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Lymeswold cheese
Country of originEngland
Source of milkCows
Aging time4 weeks

Lymeswold cheese (1982–1992) was an English cheese variety. Although many English cheeses are named after regions, Lymeswold's name was the result of a public competition to name it; the winning name may have been derived from an English place name Wymeswold.[1] The cheese was a soft, mild blue cheese with an edible white rind,[2] much like Brie, and was inspired by French cheeses. It was similar to non-branded cheeses sold as Blue Brie. At the time of its launch, it was hailed as "the first new English cheese in 200 years".[3] For the export market, the cheese was branded Westminster Blue, because some non-English speakers had difficulty pronouncing the name Lymeswold.[3]


In 1979 the Milk Marketing Board began discussions with the large dairy firm Unigate that led in 1981 to the restructuring of its processing and marketing activities under the Dairy Crest brand to use surplus milk production for making other dairy products. The initiatives that followed included the launch in 1982 of Lymeswold cheese. The name was derived from public competition to name the new cheese. It was at first produced at Cannington creamery in Somerset. The cheese's creation was hailed by Peter Walker, then Agriculture Minister, who said it would improve the balance of payments by replacing imports and becoming "one of our most successful cheese exports".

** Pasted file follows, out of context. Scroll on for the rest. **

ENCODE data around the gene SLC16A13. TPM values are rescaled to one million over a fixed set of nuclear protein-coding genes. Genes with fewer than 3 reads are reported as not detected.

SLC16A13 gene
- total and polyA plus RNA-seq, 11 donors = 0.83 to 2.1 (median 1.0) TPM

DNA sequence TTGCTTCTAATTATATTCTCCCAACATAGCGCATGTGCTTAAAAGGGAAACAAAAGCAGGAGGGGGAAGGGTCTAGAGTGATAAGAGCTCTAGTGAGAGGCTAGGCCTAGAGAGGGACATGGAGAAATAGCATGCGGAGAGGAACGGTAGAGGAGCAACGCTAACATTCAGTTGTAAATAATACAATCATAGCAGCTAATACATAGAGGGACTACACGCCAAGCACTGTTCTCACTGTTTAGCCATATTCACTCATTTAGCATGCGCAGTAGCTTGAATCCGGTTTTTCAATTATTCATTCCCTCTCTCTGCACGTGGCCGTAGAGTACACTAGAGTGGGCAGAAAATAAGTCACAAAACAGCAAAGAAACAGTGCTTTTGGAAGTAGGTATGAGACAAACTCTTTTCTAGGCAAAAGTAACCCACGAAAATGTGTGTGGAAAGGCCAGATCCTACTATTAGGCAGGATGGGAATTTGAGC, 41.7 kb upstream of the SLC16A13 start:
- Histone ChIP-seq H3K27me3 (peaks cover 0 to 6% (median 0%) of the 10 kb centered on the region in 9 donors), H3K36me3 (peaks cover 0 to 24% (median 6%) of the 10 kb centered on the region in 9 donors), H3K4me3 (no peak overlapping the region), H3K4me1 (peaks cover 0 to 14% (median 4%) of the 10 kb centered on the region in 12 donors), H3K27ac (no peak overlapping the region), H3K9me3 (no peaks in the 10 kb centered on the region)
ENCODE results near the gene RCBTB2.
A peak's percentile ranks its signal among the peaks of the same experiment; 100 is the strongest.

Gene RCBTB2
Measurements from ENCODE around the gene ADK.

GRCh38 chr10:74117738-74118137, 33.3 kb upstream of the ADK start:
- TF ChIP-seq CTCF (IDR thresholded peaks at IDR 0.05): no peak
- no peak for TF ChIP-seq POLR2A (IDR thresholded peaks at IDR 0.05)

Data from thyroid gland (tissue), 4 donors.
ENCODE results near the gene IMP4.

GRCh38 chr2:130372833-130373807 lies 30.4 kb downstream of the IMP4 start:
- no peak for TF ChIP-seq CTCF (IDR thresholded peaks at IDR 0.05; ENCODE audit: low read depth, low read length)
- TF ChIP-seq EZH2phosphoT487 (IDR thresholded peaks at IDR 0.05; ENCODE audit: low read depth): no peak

Rise and fall

The concept of Lymeswold was created by an advertising agency, Butler Dennis & Garland, in response to a brief from the Milk Marketing Board to make use of more milk. It was conceived after a review of upcoming types, where soft blue cheese seemed to be missing from the UK's indigenous repertoire. The village of Lymeswold was created as part of the brand idea. With heavy promotion and a very successful branding exercise, initial demand for Lymeswold exceeded supply. It has been suggested that the Board then released maturing stocks before they were ready, which gave the cheese a reputation for poor quality. Certainly the initial success of the cheese did not turn into steady long-term sales. It was later subjected to strong competition from Cambozola, a German cheese, and eventually ceased production in 1992. Dairy Crest said at the time that it "could not sustain demand". John Withley, then the restaurant critic of the Daily Telegraph, welcomed the news with "unfettered joy", saying it had always been "an artificial cheese".[4]

Continued influence

The name Lymeswold has lived on as recurring jokes in Private Eye, and for its reputation as a cure for herpes.[citation needed]

It was also called Slymeswold.[5]

See also


  1. ^ Rance, Patrick (1982). The Great British Cheese Book.
  2. ^ Southall, Helen (1990). Good Housekeeping: The New Cookery Encyclopedia. Ebury Press. p. 260.
  3. ^ a b Foods of England
  4. ^ Looijen, Sytske (30 April 1992). "European Topics". International Herald Tribune ( Retrieved 2 September 2012.
  5. ^ "Diane Purkiss Defends British Culinary Tradition". Williams College : Williams International. Archived from the original on 26 January 2018. Retrieved 2 January 2024.